In this instance we may move in part from the capacity-constrained model to an energy-constrained one. This is similar to hydro-dominated systems where capacity may be plentiful but the availability of energy is dependent on water inflows and storage. Pricing is formed effectively through a repeated game that incentivises an efficient level of market entry for long-run cost recovery.
Another example from the energy industry is the GB gas market (dominated by pipelined gas). Here the market is energy-constrained with high fixed costs and low marginal costs. The commodity price is set to recover LRMC and this is underpinned by take-or-pay contracts with limited premium for flexibility; spot prices tend to reflect contract prices (i.e. LRMC).
Pricing against “guaranteed” supply as opposed to kilowatt-hours makes sense for network pricing (as we have previously argued) but not for paying the power providers themselves. Smart meter capabilities may increase the flexibility in pricing structures that can be offered to end consumers, but it seems fanciful that this would stretch to widespread acceptance of unplanned, frequently interruptible power supply.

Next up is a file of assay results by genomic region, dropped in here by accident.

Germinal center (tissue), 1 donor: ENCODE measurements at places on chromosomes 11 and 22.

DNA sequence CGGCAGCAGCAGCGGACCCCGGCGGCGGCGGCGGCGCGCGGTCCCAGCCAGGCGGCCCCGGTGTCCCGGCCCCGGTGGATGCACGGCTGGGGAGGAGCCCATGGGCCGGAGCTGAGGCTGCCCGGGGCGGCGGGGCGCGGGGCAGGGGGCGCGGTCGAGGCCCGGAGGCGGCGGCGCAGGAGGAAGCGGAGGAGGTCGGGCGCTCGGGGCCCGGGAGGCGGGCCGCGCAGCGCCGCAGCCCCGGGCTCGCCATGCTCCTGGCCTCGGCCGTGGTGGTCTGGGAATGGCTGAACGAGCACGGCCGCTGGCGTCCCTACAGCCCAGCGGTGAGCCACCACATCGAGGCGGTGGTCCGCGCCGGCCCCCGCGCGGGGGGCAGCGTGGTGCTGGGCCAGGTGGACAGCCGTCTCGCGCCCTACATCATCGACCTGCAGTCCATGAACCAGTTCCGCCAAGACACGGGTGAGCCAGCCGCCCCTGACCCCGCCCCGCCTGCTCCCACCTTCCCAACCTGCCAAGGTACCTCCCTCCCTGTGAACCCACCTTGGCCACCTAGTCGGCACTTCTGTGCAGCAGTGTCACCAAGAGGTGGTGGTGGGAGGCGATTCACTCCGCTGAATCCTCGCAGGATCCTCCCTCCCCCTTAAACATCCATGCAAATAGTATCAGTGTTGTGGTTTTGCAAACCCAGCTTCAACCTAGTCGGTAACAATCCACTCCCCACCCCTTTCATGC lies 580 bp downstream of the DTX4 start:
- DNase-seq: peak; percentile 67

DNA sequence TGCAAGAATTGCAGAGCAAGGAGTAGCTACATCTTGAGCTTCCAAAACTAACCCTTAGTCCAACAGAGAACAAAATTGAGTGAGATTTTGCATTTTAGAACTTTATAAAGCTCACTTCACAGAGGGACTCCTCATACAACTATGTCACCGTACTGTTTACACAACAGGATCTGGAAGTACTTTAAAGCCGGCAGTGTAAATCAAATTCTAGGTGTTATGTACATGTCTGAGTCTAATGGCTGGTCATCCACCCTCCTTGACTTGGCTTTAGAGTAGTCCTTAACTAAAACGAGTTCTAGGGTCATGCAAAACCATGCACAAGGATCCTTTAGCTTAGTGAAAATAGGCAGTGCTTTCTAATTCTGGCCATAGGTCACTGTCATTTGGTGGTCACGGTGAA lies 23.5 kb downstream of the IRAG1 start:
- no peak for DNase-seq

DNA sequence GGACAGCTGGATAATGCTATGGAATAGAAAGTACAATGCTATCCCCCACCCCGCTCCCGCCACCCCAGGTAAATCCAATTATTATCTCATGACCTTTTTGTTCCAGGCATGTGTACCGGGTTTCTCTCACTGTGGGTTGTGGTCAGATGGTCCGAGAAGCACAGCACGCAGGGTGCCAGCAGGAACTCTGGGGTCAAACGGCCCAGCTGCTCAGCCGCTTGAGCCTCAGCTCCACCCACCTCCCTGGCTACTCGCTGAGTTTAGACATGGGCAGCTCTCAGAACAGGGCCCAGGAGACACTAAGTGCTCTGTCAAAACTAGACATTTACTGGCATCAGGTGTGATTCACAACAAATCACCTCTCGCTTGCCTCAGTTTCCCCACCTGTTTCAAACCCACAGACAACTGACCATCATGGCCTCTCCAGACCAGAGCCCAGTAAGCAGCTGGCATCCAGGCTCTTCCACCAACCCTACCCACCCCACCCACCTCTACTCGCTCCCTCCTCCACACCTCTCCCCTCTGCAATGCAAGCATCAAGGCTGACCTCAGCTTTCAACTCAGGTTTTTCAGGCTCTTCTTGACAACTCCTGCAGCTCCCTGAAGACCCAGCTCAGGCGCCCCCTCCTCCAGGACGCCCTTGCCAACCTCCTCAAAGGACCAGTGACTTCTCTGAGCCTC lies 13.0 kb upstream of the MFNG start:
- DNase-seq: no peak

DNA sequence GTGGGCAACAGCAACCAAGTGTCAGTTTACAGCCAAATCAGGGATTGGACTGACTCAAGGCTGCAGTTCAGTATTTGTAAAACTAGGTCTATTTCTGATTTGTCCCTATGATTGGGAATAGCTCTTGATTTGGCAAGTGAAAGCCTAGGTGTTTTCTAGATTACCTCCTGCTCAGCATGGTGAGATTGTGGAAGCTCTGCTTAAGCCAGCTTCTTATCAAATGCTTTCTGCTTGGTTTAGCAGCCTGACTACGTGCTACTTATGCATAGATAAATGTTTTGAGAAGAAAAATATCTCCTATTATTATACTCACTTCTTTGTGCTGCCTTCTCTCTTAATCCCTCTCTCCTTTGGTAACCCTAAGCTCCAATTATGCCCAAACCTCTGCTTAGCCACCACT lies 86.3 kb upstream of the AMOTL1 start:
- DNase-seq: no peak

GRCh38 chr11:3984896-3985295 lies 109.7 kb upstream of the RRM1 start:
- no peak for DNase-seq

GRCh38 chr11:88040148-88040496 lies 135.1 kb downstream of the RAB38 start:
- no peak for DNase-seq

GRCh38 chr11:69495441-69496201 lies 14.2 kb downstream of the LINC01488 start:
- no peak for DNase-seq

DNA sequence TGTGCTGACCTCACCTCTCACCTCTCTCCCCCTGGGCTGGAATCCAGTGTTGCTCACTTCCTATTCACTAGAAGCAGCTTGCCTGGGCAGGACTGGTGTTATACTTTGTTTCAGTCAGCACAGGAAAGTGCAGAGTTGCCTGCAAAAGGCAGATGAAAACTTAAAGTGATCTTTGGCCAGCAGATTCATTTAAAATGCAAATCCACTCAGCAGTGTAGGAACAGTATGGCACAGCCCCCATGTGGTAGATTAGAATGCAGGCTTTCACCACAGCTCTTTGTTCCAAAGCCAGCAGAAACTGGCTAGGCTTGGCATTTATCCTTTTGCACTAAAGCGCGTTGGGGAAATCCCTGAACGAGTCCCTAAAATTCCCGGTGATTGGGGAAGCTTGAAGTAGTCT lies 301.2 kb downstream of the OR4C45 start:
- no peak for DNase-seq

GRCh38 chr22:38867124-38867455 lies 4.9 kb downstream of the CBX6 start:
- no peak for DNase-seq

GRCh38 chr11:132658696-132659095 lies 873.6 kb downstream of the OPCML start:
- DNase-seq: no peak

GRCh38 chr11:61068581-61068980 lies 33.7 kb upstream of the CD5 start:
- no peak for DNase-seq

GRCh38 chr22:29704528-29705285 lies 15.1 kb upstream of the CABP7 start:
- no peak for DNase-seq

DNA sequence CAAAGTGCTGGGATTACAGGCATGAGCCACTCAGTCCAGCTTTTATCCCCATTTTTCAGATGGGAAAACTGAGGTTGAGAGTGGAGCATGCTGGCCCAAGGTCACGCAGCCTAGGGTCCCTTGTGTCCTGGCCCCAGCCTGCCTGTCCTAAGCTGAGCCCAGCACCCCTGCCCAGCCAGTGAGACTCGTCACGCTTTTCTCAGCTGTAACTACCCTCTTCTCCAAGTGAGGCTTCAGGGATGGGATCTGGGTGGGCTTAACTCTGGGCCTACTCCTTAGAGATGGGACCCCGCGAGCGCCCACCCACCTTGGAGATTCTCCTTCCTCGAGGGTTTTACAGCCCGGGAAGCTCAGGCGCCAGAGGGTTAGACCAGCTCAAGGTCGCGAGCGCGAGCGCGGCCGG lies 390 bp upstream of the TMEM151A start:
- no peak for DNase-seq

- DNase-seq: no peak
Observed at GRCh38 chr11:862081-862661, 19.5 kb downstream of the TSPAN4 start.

Imbalance and system operation
Where the impact of wind and solar on market design is much more keenly felt is at the sharp end of the power markets – the real time trades for balancing energy supply and demand and ensuring secure system operation, otherwise known as ancillary service markets. Yet even here, market models already in operation provide most of the cost reflective price signals required.
The GB market and EU Target Model are based on a range of forward markets running to less than an hour ahead of delivery, supplemented by a real-time balancing market for balance responsible parties (generators and load). Late gate closure can minimise forecast error while cost reflective imbalance prices mean those who cause the imbalance are responsible for payment.
In the GB system this cost reflectivity goes a step further still in that the imbalance price calculation integrates operating reserves contracted by the National Grid and flagged as being run within the settlement period for energy-related purposes.
The well-known duck curve in California does highlight the potential need for new ancillary markets dedicated to securing the required ramping services (as recently implemented both in the Californian and the mid-continent systems and planned for the new Irish market). Integration of the costs imposed into imbalance pricing to retain cost reflectiveness will need consideration and create additional market complexity, but this remains a minor issue in relation to overall revenues.